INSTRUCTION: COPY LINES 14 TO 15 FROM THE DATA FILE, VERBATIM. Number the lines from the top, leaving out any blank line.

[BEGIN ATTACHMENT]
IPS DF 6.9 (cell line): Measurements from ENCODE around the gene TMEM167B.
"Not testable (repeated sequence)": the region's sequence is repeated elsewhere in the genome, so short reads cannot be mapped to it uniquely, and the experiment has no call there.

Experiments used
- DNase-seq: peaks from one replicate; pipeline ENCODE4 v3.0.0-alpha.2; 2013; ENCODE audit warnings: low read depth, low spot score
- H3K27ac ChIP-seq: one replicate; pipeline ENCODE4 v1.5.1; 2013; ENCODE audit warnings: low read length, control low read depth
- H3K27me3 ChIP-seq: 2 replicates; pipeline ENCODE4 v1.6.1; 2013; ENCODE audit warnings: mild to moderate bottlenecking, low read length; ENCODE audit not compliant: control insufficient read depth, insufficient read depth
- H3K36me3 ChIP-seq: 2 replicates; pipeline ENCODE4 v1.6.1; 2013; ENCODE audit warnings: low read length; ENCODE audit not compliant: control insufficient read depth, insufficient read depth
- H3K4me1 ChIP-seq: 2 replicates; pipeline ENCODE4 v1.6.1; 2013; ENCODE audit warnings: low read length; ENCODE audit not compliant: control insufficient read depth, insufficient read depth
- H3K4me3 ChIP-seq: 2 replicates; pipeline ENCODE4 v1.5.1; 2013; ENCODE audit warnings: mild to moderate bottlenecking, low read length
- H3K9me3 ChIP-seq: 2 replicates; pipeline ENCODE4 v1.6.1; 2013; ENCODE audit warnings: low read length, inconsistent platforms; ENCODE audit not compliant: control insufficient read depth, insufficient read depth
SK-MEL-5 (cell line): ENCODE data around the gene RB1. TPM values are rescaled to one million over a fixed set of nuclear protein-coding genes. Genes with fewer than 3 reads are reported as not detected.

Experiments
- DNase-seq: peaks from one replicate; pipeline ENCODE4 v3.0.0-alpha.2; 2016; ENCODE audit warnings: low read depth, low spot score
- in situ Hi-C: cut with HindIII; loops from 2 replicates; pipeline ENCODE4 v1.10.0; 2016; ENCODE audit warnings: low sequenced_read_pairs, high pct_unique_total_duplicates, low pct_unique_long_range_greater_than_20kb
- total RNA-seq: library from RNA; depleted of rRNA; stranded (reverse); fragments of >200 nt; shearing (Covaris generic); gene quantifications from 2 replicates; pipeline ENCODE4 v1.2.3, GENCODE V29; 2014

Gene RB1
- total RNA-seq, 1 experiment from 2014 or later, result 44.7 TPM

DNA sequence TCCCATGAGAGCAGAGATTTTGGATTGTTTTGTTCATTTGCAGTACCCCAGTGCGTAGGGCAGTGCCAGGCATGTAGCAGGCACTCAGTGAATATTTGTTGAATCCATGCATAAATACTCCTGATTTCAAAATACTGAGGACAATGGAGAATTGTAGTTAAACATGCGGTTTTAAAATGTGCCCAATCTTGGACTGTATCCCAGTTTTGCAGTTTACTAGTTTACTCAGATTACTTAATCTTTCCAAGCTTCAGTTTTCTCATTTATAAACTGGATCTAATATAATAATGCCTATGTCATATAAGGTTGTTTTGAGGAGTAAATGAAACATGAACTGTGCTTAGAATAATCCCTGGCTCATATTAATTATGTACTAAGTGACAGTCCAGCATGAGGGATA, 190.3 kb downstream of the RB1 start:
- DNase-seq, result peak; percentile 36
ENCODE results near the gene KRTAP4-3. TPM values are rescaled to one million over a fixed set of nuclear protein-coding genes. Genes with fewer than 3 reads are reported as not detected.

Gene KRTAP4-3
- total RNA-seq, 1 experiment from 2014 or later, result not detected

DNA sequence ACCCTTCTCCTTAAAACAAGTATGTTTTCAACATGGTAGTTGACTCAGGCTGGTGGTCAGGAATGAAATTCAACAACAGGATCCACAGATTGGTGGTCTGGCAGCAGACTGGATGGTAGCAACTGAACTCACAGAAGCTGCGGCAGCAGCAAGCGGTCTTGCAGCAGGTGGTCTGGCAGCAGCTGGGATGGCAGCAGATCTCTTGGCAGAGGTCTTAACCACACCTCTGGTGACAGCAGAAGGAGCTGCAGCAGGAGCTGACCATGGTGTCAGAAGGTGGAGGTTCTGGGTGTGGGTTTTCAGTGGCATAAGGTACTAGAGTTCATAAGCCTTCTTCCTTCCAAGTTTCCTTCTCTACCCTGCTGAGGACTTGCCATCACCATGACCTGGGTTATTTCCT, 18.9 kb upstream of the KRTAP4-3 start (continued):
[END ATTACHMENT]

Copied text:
- in situ Hi-C: cut with HindIII; loops from 2 replicates; pipeline ENCODE4 v1.10.0; 2016; ENCODE audit warnings: low sequenced_read_pairs, high pct_unique_total_duplicates, low pct_unique_long_range_greater_than_20kb
- total RNA-seq: library from RNA; depleted of rRNA; stranded (reverse); fragments of >200 nt; shearing (Covaris generic); gene quantifications from 2 replicates; pipeline ENCODE4 v1.2.3, GENCODE V29; 2014